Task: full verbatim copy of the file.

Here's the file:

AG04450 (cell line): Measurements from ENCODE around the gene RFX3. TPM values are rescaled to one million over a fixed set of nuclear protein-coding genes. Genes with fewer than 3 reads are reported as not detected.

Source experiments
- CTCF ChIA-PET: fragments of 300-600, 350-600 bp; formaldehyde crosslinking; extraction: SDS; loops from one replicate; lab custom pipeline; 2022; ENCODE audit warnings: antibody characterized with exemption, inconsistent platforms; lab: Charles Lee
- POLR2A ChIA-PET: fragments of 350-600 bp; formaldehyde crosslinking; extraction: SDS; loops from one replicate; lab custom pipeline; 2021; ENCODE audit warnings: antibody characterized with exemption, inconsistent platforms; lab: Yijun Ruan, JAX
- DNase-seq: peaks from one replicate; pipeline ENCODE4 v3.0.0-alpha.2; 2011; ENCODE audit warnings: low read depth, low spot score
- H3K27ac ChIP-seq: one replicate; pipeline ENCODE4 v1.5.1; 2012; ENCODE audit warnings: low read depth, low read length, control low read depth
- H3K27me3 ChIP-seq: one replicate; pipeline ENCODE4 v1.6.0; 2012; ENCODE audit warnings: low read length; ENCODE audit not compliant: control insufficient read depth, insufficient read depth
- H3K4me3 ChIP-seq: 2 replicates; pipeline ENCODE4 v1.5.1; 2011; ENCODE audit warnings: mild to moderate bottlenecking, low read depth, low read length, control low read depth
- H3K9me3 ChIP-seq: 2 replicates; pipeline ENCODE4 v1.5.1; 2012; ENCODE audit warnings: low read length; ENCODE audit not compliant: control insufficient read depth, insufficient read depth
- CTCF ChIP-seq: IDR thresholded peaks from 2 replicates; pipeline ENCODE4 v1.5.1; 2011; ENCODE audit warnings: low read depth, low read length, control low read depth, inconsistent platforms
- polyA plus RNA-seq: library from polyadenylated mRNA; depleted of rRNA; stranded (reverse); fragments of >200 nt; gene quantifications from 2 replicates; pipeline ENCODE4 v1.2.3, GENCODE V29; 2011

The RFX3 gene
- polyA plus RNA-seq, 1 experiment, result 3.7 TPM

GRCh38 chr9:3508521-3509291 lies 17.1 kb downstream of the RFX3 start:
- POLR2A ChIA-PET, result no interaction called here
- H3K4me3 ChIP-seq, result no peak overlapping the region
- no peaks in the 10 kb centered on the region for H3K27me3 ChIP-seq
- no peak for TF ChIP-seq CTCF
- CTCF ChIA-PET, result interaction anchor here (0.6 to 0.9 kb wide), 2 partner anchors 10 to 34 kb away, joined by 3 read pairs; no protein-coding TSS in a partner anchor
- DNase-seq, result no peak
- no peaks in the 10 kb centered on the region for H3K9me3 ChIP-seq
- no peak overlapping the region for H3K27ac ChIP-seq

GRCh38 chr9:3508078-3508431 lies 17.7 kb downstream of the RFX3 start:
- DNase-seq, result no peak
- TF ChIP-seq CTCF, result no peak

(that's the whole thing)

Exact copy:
AG04450 (cell line): Measurements from ENCODE around the gene RFX3. TPM values are rescaled to one million over a fixed set of nuclear protein-coding genes. Genes with fewer than 3 reads are reported as not detected.

Source experiments
- CTCF ChIA-PET: fragments of 300-600, 350-600 bp; formaldehyde crosslinking; extraction: SDS; loops from one replicate; lab custom pipeline; 2022; ENCODE audit warnings: antibody characterized with exemption, inconsistent platforms; lab: Charles Lee
- POLR2A ChIA-PET: fragments of 350-600 bp; formaldehyde crosslinking; extraction: SDS; loops from one replicate; lab custom pipeline; 2021; ENCODE audit warnings: antibody characterized with exemption, inconsistent platforms; lab: Yijun Ruan, JAX
- DNase-seq: peaks from one replicate; pipeline ENCODE4 v3.0.0-alpha.2; 2011; ENCODE audit warnings: low read depth, low spot score
- H3K27ac ChIP-seq: one replicate; pipeline ENCODE4 v1.5.1; 2012; ENCODE audit warnings: low read depth, low read length, control low read depth
- H3K27me3 ChIP-seq: one replicate; pipeline ENCODE4 v1.6.0; 2012; ENCODE audit warnings: low read length; ENCODE audit not compliant: control insufficient read depth, insufficient read depth
- H3K4me3 ChIP-seq: 2 replicates; pipeline ENCODE4 v1.5.1; 2011; ENCODE audit warnings: mild to moderate bottlenecking, low read depth, low read length, control low read depth
- H3K9me3 ChIP-seq: 2 replicates; pipeline ENCODE4 v1.5.1; 2012; ENCODE audit warnings: low read length; ENCODE audit not compliant: control insufficient read depth, insufficient read depth
- CTCF ChIP-seq: IDR thresholded peaks from 2 replicates; pipeline ENCODE4 v1.5.1; 2011; ENCODE audit warnings: low read depth, low read length, control low read depth, inconsistent platforms
- polyA plus RNA-seq: library from polyadenylated mRNA; depleted of rRNA; stranded (reverse); fragments of >200 nt; gene quantifications from 2 replicates; pipeline ENCODE4 v1.2.3, GENCODE V29; 2011

The RFX3 gene
- polyA plus RNA-seq, 1 experiment, result 3.7 TPM

GRCh38 chr9:3508521-3509291 lies 17.1 kb downstream of the RFX3 start:
- POLR2A ChIA-PET, result no interaction called here
- H3K4me3 ChIP-seq, result no peak overlapping the region
- no peaks in the 10 kb centered on the region for H3K27me3 ChIP-seq
- no peak for TF ChIP-seq CTCF
- CTCF ChIA-PET, result interaction anchor here (0.6 to 0.9 kb wide), 2 partner anchors 10 to 34 kb away, joined by 3 read pairs; no protein-coding TSS in a partner anchor
- DNase-seq, result no peak
- no peaks in the 10 kb centered on the region for H3K9me3 ChIP-seq
- no peak overlapping the region for H3K27ac ChIP-seq

GRCh38 chr9:3508078-3508431 lies 17.7 kb downstream of the RFX3 start:
- DNase-seq, result no peak
- TF ChIP-seq CTCF, result no peak